Enlightenment educators Johann Bernhard Basedow (1724–1790) and Johann Heinrich Pestalozzi (1746–1827) were also influenced by Francke’s pioneering educational theory. Johann Julius Hecker (1707-1768) learned about Francke's educational reform while working as a teacher at Francke’s schools. Hecker went on to found the "Economics and Mathematics Secondary School" in Berlin in 1747, thereby establishing a new type of school that to this day focuses on pupils' practical and vocational education. Hecker also contributed significantly to the reform of the Prussian primary school system.
At the same time as the charity school, August Hermann Francke also established an educational institution for the sons of the European nobility and the wealthy bourgeoisie. In 1702, this school received the royal privilege from Frederick I in Prussia and became known worldwide as the "Royal Paedagogium" (Königliches Pädagogium). Francke initially supported the sons of the minority Lutheran nobility in Silesia. The close links between English Puritanism and Pietism also allowed pupils from Great Britain – for whom Queen Anne Stuart (1665-1714) paid board and lodging – to come to Halle. With Francke’s increasing international activities, children from Russia, the Baltic countries, Transylvania, Sweden, Denmark and Switzerland were also educated at the Halle Paedagogium. These pupils would later spread Francke’s reform ideas all over the world as politicians, officials, scientists and theologians. The Paedagogium was one of the most well-known Protestant educational institutions of the era. It provided the best facilities, a broad and well-grounded educational plan, had extensive teaching and educational material and the largest library in the region. Due to its proximity and organisational links to the other institutions, these outstanding resources also benefitted all other schools.
Moreover, in his role as professor, Francke sought to reform theological studies. His aim was to offer the best possible preparation for the ministry by introducing a greater practical focus. For this purpose, students were offered the opportunity to gain professional experience as teachers at the institution schools. At the same time, teaching gave poorer students a means of subsistence, since they received free board and lodging in return. These reforms made the theological faculty at the University of Halle a pioneer in this area, and attracted large numbers of students. What was more, a royal decree stipulated that all students wishing to enter the ministry in Brandenburg-Prussia had to complete at least part of their studies in Halle. Halle Pietism had, therefore, an influence on the entire Prussian church.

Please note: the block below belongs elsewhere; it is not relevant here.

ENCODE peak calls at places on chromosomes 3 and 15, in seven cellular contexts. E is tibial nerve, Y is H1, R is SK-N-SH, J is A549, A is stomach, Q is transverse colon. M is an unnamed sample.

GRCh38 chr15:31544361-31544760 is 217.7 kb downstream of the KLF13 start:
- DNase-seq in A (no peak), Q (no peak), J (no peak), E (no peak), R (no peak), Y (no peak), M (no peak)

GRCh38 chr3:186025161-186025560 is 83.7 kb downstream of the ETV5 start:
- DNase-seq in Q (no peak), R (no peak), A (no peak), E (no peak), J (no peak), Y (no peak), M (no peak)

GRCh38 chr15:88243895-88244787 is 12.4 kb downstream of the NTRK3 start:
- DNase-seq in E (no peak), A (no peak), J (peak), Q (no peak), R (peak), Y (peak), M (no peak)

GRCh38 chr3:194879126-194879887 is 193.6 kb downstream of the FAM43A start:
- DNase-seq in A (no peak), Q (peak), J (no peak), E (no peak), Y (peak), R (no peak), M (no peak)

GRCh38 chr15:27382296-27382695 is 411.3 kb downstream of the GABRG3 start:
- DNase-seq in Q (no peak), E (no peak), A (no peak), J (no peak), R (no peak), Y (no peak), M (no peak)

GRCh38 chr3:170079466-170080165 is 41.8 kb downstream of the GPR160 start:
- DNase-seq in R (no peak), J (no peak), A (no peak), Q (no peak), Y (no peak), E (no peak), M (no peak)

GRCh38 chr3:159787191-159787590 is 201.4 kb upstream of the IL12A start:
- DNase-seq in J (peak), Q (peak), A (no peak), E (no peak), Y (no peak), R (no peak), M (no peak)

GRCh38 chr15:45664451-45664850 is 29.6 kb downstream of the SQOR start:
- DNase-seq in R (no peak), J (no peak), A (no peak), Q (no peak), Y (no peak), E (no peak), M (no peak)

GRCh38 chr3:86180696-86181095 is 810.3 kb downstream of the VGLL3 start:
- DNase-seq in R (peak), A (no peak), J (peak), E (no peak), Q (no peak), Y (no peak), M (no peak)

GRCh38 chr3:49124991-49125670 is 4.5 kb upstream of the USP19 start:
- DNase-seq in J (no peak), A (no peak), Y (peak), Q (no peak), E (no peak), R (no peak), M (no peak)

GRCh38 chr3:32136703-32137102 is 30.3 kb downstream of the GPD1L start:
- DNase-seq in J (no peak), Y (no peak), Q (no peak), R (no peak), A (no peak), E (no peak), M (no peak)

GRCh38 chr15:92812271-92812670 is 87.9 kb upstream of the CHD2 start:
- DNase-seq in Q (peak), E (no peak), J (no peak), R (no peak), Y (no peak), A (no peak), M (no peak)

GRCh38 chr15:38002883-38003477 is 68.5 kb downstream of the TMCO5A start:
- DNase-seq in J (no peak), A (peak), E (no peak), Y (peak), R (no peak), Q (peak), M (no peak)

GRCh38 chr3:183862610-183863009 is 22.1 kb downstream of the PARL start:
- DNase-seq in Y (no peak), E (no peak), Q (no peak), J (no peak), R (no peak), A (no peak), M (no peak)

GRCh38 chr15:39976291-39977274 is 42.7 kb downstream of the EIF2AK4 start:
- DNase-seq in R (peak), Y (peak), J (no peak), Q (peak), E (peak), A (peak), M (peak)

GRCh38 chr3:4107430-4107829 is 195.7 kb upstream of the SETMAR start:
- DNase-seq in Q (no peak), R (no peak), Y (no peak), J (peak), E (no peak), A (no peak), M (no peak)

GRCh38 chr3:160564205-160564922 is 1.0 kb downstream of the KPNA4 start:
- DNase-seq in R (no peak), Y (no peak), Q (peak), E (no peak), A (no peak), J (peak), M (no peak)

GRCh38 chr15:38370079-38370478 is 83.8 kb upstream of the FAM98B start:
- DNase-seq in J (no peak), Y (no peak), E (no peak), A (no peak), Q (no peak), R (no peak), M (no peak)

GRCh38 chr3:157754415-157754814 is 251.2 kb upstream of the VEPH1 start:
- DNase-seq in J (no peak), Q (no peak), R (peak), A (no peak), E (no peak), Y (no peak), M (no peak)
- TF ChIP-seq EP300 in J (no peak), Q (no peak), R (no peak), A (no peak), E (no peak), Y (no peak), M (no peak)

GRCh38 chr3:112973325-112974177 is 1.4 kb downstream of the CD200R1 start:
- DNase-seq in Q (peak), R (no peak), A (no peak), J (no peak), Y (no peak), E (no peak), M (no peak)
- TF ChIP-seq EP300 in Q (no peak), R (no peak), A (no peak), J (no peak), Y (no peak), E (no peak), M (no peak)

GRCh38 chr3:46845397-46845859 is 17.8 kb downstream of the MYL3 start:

Medical students were able to gain practical experience in the Institution hospital under the supervision of the orphanage physician. This practice was a major factor in the introduction of clinical traineeships in the study of medicine.
Luther had already recognised the integrating effect of singing together for congregations, and wrote hymns himself. Congregational singing became a medium which carried the concerns and demands of the Reformation deep into the heart of society. Singing, which was initially closely linked to the Church, became popular on a broad societal basis with the emergence of Pietism and absorbed new developments in musical culture. Even in the 17th century, the populace had for the most part sung simple songs learned by rote at Church. The Pietists knew how to harness the community-building effect of song. Francke’s son-in-law Johann Anastasius Freylinghausen (1670-1739) held public song services at the Halle orphanage. Up to 2,000 people attended these devotions on Wednesdays and Saturdays.